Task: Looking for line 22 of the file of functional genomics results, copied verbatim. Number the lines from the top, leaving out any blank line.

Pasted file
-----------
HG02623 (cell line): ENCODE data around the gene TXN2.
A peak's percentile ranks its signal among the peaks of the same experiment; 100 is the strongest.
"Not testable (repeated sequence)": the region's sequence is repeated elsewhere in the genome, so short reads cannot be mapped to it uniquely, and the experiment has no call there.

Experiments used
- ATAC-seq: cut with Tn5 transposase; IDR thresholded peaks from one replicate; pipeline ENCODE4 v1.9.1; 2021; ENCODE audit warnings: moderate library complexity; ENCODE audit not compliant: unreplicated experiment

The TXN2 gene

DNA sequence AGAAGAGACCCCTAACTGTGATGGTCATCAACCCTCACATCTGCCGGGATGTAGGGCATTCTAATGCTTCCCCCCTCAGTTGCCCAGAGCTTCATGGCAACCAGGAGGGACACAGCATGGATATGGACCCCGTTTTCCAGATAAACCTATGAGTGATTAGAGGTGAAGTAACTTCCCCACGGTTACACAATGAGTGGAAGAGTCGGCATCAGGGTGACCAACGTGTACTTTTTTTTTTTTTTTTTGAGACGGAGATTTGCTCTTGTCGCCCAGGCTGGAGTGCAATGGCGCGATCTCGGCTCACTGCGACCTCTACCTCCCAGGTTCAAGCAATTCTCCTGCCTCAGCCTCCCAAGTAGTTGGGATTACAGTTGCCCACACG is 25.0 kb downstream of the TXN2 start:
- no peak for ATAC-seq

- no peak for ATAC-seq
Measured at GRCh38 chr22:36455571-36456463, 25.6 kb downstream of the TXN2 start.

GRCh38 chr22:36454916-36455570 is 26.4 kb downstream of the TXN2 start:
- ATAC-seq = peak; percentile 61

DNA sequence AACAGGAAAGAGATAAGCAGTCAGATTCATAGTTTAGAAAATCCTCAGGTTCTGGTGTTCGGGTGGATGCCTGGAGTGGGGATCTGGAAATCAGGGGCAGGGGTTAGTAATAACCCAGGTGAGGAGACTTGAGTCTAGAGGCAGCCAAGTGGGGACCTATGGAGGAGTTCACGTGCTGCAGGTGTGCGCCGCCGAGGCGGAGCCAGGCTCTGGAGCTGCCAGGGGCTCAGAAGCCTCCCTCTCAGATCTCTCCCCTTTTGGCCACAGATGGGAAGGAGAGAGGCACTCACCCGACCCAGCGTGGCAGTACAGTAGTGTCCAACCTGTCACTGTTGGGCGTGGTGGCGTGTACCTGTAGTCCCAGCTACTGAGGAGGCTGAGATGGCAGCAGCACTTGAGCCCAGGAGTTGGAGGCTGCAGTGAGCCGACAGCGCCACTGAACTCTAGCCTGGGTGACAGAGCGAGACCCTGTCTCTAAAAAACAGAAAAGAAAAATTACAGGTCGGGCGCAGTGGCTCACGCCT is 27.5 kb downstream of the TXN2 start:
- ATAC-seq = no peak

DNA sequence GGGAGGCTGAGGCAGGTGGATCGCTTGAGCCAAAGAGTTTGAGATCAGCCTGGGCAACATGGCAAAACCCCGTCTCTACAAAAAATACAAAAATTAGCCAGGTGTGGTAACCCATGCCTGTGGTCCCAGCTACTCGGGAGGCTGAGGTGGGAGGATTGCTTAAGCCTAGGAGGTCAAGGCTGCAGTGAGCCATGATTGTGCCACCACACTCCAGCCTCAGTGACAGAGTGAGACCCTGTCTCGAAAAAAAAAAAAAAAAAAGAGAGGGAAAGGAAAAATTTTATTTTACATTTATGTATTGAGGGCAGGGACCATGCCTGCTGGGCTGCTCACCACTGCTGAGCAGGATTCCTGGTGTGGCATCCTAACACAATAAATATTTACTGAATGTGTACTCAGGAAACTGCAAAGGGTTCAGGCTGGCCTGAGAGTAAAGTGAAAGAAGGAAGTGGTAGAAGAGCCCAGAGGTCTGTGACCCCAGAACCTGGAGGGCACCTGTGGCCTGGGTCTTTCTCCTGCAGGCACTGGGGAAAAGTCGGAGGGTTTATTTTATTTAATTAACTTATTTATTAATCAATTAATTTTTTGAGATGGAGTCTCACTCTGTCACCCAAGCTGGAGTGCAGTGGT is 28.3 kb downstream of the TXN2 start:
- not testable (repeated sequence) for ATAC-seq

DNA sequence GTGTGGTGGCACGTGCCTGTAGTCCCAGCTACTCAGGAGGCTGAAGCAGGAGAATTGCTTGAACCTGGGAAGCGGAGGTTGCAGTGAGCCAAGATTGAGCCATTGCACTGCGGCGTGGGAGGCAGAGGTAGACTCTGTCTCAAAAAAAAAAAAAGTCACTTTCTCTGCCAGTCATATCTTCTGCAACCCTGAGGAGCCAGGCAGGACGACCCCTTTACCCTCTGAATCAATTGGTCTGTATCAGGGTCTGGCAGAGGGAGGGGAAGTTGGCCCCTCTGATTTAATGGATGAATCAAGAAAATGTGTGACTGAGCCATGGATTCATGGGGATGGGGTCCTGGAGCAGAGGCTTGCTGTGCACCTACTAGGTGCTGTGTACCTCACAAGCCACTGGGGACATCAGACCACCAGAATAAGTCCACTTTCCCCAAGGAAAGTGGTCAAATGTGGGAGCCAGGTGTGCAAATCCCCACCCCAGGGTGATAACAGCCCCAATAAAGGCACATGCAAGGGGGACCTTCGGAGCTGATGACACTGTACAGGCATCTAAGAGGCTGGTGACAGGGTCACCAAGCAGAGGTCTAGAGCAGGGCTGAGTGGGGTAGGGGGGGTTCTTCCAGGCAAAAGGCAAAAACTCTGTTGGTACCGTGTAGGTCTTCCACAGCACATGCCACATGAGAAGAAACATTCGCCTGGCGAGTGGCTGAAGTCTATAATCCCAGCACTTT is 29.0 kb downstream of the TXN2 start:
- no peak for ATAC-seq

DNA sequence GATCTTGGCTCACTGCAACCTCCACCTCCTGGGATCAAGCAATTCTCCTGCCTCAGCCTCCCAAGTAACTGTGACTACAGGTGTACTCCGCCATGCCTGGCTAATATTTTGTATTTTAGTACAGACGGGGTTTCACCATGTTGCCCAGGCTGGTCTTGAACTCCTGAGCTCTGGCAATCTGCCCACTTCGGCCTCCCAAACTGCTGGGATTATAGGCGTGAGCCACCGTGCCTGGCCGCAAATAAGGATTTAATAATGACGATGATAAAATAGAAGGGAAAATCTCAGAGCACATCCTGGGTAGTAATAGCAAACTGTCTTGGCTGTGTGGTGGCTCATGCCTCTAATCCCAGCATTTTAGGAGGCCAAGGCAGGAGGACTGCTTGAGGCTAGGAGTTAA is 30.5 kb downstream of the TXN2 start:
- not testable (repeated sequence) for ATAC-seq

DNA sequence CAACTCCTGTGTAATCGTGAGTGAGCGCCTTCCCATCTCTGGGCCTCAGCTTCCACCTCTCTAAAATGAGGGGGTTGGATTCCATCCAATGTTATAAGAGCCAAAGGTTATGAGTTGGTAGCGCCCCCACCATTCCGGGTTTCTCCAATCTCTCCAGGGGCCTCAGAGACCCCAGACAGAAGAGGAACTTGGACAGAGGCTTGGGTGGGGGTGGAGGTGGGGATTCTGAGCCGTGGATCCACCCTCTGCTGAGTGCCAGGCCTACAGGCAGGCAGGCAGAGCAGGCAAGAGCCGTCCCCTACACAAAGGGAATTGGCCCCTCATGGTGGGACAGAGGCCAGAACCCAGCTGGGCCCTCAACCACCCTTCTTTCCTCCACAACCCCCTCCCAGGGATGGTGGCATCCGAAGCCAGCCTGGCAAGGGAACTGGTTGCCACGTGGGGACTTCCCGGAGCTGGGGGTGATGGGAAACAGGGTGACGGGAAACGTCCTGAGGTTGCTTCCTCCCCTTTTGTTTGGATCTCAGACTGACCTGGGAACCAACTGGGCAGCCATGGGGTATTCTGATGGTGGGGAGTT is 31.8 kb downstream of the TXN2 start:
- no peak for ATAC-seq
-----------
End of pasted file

- no peak for ATAC-seq